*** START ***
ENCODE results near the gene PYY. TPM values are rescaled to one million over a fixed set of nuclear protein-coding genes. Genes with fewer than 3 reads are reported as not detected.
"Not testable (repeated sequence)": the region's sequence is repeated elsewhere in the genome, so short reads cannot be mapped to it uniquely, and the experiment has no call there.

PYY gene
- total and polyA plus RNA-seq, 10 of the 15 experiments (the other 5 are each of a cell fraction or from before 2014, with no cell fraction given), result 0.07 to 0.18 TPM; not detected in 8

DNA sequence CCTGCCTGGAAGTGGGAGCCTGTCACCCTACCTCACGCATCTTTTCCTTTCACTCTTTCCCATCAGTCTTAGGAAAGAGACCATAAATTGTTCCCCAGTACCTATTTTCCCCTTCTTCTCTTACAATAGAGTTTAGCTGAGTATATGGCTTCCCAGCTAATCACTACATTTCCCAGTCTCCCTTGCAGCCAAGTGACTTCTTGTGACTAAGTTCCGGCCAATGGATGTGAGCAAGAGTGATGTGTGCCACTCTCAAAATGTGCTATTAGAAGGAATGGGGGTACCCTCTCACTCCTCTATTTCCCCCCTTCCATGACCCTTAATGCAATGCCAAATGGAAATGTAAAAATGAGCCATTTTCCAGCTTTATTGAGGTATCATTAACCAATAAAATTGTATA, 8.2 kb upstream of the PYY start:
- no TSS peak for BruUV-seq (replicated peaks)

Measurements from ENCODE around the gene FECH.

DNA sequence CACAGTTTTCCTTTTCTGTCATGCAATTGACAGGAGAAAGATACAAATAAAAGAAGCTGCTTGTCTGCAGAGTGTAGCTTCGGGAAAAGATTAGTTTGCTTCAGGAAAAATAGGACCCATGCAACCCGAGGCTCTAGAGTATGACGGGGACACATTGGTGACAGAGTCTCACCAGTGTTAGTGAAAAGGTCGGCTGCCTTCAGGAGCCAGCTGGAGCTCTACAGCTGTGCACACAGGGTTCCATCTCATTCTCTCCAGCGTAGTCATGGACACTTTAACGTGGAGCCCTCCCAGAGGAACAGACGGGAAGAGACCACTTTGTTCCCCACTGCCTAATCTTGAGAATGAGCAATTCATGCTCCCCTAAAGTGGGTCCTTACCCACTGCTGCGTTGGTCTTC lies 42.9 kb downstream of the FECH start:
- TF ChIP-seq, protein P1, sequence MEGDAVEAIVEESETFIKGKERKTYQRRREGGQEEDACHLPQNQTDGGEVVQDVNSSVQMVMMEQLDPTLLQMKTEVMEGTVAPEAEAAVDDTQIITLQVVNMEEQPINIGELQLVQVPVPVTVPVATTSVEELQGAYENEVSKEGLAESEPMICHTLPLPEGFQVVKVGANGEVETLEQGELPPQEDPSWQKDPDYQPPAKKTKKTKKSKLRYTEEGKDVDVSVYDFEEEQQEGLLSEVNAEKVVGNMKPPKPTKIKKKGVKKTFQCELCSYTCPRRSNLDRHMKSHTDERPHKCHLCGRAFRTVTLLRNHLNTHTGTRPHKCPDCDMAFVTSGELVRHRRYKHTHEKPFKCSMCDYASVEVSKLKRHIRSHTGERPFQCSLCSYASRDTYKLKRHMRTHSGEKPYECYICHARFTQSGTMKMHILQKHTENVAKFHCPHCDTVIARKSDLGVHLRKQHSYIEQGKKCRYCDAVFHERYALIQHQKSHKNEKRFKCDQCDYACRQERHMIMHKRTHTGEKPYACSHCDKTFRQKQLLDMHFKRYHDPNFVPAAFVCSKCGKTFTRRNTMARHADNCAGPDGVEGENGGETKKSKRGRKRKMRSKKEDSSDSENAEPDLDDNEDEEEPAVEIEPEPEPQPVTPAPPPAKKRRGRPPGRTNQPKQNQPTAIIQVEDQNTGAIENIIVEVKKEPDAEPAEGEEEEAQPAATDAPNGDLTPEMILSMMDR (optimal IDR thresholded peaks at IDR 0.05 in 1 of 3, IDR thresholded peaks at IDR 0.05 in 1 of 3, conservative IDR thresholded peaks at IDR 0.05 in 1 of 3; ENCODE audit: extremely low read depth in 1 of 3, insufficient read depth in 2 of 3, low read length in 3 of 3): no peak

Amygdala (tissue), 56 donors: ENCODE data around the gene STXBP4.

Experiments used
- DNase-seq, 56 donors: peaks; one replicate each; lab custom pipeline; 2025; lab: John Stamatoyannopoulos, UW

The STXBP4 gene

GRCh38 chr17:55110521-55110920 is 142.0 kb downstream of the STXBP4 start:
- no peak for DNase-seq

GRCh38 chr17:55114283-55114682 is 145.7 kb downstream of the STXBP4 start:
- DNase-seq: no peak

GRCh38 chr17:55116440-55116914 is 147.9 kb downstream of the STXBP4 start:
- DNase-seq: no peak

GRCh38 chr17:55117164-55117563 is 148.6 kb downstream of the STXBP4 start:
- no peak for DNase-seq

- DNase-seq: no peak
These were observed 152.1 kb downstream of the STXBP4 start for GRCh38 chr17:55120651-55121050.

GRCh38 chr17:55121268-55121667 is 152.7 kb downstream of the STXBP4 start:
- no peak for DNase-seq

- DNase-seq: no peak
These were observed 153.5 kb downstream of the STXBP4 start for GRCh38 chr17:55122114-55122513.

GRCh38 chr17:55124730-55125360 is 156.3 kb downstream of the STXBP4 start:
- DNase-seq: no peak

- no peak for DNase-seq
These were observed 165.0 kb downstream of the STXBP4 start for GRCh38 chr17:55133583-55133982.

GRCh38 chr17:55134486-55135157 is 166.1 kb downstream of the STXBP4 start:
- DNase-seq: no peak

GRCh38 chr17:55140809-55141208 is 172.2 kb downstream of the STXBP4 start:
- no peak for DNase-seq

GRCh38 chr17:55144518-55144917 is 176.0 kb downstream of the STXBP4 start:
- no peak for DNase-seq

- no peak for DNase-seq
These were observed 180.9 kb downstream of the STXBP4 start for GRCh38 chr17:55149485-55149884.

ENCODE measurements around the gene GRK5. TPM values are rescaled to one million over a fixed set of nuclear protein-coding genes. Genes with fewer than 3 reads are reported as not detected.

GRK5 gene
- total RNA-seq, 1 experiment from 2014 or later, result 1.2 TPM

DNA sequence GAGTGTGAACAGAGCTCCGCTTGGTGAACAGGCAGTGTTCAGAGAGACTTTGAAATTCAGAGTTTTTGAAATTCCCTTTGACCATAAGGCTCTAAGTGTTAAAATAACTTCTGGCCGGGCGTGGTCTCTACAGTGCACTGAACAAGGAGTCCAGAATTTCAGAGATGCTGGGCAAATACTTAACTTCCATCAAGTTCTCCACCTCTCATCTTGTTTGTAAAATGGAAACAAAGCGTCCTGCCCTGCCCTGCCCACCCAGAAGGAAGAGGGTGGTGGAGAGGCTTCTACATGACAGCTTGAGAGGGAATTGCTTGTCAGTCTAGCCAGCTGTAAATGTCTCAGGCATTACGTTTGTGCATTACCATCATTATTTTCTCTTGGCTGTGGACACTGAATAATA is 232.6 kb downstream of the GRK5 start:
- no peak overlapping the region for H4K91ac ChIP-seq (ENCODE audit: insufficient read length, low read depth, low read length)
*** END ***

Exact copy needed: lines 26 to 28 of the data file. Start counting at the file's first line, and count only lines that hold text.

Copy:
- DNase-seq: no peak
These were observed 153.5 kb downstream of the STXBP4 start for GRCh38 chr17:55122114-55122513.

GRCh38 chr17:55124730-55125360 is 156.3 kb downstream of the STXBP4 start: